I know my way around a battle royale, but I must admit that my first foray into Planetside Arena was a bit of a confusing mess. There were large squads that simply abandoned one another the moment their drop pods hit dirt, there were Destiny-like hover bikes that could be summoned at the touch of a button, there were orbital strikes that instantly killed anyone unfortunate enough to be caught in their blast radius, and there were even tanks later on, for some reason. I was left utterly bewildered.
Before dropping on a random location, you spend time in the hangar of a starship, practicing your aim alongside your squad as the server populates. You can try out each of the three classes, fathoming out their individual special abilities and generally trying to work out how to play the game. Once you’re dropped planetside, that’s when the confusion begins. Unlike other battle royale games, you start already tooled up with weapons, instead finding upgrades around the map, as well as nanite. I initially had no idea why I was collecting this stuff (the game tells you nothing, going in) but eventually discovered that it could be spent during the match to gain access to rarer loot or even to respawn fallen teammates.
I’d never played Planetside before, which is apparently known for its massive-scale battles with hundreds of players. Dropping into Planetside Arena’s squads mode, with up to 25 teams of 12 all competing for position on the huge map, up to 300 people battling it out to stay in the ever-decreasing circles, is as chaotic as it sounds. Especially when orbital strikes and tanks are thrown into the mix. Even in early access, I was still impressed by how well the servers handled it all. I experienced no lag at all during my time with the game. I never actually saw a full server, but that’s likely due to it only just going free-to-play in Early Access.
It’s clear that there is still work to be done on the game, too. While there are plenty of rewards to be unlocked through loot boxes (yes, I’m aware that’s basically a dirty word, these days), duplicates are pretty common. Too common. The code we were given gave us access to the Legendary Edition, which unlocks 200 standard loot boxes to open up. Duplicates were already showing up within the first 15-20 of those boxes and, although I didn’t record the exact numbers, I would say that around half of those first 15-20 included at least one repeat offender. Those are some poor odds, which continued throughout the 100 or so that I opened. There’s only so many times you can watch an excitable robot unpack those things.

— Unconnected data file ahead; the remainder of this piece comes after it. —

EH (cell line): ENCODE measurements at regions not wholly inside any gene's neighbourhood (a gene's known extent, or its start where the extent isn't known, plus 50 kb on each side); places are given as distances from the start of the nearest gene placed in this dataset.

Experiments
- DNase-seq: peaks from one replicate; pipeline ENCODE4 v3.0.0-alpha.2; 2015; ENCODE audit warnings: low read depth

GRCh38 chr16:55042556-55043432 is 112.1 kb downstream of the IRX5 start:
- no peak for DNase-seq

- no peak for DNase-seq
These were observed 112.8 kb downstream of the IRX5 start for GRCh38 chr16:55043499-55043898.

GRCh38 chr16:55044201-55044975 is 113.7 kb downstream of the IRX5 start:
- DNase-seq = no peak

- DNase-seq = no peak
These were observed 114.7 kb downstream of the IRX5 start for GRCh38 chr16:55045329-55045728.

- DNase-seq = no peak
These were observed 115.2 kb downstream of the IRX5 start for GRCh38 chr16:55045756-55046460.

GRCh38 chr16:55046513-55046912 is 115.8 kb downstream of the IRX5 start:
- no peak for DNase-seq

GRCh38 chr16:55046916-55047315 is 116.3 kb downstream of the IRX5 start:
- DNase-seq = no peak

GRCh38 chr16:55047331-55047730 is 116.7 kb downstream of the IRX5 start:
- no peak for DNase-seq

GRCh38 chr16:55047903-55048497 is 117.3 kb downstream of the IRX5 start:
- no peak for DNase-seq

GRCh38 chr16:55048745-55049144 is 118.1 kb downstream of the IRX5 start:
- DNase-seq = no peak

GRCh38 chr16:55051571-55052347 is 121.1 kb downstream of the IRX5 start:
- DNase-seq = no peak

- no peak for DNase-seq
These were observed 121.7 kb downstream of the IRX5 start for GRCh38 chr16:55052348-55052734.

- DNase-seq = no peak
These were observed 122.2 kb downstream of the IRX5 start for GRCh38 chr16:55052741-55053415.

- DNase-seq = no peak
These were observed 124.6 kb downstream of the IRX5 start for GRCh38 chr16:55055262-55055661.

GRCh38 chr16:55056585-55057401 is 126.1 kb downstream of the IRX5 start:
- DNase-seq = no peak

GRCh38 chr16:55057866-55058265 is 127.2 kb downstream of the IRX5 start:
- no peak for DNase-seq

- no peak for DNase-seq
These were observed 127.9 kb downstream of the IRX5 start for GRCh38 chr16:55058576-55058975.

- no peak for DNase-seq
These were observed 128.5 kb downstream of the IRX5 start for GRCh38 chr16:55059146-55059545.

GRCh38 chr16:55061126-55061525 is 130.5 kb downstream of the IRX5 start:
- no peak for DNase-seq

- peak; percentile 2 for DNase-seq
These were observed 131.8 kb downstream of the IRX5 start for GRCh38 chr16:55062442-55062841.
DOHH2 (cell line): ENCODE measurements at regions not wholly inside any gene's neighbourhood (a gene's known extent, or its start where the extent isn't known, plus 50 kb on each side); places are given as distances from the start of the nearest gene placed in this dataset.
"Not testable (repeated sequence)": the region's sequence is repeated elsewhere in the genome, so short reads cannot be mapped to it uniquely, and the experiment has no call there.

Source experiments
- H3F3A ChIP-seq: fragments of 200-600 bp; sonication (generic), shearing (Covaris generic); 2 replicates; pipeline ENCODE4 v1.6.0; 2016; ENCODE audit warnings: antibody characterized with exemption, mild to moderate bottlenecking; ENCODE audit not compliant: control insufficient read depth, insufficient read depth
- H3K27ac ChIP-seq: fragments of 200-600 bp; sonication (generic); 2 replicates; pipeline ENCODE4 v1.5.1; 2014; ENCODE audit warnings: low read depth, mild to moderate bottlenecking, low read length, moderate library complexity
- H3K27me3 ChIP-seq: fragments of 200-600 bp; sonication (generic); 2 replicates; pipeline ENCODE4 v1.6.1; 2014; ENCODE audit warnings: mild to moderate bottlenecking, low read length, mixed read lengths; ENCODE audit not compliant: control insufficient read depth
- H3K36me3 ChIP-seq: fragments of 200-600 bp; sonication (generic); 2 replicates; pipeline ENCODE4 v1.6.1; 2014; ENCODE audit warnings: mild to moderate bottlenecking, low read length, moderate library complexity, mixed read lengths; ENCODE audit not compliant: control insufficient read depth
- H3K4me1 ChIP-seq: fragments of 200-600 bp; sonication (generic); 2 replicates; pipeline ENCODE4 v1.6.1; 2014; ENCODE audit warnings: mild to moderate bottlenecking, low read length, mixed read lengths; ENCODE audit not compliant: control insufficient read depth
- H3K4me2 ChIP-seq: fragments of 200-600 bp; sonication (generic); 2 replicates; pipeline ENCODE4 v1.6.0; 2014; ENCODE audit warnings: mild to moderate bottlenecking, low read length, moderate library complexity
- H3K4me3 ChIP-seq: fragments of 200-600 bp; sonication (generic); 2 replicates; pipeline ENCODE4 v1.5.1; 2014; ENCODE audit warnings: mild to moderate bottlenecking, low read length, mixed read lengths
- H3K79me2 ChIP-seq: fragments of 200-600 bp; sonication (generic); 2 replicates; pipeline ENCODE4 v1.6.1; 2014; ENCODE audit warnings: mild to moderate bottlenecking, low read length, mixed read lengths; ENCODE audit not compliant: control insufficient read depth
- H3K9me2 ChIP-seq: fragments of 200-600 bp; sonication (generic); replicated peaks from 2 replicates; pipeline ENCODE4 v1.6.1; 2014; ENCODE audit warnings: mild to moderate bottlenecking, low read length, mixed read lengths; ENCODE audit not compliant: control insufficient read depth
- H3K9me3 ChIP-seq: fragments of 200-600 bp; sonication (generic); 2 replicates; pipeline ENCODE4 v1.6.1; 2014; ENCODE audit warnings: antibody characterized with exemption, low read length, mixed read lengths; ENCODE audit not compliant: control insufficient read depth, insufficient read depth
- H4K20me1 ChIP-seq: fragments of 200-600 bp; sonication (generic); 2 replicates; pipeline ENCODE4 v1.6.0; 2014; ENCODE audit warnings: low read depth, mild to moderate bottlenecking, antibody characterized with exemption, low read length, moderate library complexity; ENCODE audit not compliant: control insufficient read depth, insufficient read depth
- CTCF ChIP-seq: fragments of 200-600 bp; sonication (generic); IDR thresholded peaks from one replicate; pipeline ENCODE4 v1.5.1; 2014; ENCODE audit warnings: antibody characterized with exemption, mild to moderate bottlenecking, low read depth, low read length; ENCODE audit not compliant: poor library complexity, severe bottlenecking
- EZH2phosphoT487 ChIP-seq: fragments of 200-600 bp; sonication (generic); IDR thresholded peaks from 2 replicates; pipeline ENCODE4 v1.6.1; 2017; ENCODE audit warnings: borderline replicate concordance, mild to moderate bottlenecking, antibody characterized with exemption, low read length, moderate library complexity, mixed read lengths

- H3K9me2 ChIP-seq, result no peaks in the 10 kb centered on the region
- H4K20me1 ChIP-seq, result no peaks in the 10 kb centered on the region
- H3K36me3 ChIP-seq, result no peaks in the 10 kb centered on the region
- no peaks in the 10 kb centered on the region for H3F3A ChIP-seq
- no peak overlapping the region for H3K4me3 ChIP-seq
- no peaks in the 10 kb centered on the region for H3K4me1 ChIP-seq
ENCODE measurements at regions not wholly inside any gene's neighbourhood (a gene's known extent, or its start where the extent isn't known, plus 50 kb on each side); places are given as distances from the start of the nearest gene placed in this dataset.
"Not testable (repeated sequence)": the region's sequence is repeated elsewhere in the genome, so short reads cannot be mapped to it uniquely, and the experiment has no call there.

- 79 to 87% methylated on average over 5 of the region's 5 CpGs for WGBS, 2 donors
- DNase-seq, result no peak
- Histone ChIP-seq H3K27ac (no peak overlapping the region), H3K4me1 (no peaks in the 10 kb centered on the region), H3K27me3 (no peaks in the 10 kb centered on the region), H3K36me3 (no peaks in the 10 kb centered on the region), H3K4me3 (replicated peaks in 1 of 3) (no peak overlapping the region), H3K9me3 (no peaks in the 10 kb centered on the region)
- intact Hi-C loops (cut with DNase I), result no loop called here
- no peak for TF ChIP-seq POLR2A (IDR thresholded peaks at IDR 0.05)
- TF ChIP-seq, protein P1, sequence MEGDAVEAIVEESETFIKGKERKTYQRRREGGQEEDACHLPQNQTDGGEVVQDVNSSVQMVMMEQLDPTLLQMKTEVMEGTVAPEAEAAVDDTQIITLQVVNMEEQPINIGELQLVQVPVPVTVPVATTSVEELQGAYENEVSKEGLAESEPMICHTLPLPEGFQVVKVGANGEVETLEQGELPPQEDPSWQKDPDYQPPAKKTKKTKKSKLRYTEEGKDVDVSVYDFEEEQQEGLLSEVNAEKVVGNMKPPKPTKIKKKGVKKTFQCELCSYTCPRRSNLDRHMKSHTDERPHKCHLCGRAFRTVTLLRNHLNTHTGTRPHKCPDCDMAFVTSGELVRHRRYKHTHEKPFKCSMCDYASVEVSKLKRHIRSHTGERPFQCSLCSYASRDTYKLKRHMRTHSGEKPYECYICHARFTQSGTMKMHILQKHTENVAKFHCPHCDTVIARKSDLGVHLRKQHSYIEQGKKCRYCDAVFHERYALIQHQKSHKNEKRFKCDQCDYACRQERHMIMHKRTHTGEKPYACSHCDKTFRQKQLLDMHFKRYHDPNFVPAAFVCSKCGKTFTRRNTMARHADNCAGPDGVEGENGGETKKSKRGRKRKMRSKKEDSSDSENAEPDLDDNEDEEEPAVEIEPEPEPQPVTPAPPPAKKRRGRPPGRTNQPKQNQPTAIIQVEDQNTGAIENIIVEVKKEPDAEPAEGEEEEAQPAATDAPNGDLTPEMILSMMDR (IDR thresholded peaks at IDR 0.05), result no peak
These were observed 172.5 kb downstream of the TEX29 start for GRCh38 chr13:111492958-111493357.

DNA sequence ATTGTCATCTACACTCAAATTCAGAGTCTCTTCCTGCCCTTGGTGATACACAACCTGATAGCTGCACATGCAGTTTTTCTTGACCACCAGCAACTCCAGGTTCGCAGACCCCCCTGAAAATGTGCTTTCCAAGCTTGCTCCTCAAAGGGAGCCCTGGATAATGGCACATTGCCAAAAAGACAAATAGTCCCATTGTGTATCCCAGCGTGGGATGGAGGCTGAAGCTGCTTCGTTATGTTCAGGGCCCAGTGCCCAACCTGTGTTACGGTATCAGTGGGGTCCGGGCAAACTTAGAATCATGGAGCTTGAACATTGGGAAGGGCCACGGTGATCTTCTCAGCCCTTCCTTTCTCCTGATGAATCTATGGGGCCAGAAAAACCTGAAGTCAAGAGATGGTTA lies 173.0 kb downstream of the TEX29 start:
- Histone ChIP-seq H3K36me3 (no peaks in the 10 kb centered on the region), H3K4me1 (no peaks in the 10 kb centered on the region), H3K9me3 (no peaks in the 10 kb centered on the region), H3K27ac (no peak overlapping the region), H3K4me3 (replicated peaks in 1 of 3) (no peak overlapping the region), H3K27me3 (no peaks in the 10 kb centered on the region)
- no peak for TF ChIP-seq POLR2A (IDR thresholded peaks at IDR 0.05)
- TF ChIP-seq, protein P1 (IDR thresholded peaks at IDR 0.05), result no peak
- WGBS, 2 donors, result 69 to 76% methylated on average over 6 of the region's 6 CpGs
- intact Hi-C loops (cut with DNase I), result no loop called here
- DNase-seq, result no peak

Unlocks in loot boxes aren’t just cosmetic either, as you can find weapon and suit mods that offer combat bonuses in-game. Not to mention new weapons with small improvements to their stats. Nothing too drastic, but it’s difficult to excuse any kind of advantages being dished out in this kind of game. Hopefully this is the sort of thing that this Early Access period will help to fix, but I’m not sure it’s something that can simply be removed from the game without major changes throughout.
Advantages can even be gained when you’ve dropped into the game. I’m not talking about the weapon upgrades you find in lieu of actual new guns, but things like armoured vehicles and actual tanks. Yes, tanks. These appear part way through matches and usually change everything. Not necessarily for the better. Not just because you might be on the receiving end of a tank’s shells, but because it feels completely unbalanced.
This is partly down to the player base being made up of already seasoned Planetside players, and partly down to the way you’re already tooled up before you even land on the battlefield. Battle royale games are often fun because everyone starts with nothing, but Arena sending players in with a full (and often upgraded) arsenal, then adding in tanks and vastly overpowered abilities like orbital strikes, just isn’t friendly to new players. Being able to go in with unlocked mods and better weapons just makes it even more beginner-unfriendly. There’s a very real danger that Planetside Arena will become a pay-to-win game and that is something Daybreak Game Company will need to address.
The actual gameplay is solid, which makes it doubly frustrating when the game is so impenetrable. It’s not pretty, looking like an early 2000s PC game, but the map does have plenty of different areas to explore and fight through. When playing, each class has its own special abilities on the F and 5 keys, such as the engineer’s auto turret and deployable shield or the medic’s healing bubble. A good team will use these things and combine them to devastating effect, and teamwork is essential, making it all the more annoying when your teammates run off in separate directions and then wonder why they’re not doing very well.
Planetside Arena is frustrating to play at best, completely unbalanced and impenetrable at worst. There’s potential for a good, new take on the battle royale formula, but not while the game offers paid advantages that remove all accessibility for new players. If you’re a Planetside player already, you’ll probably be right at home in Arena, but if you’re not, you’ll probably struggle. That’s what Early Access is for, and hopefully Daybreak Game Company uses the period to smooth out the problems and make Planetside Arena the fun shooter it could be. That’s how it will gain the wider audience that a battle royale game needs to survive.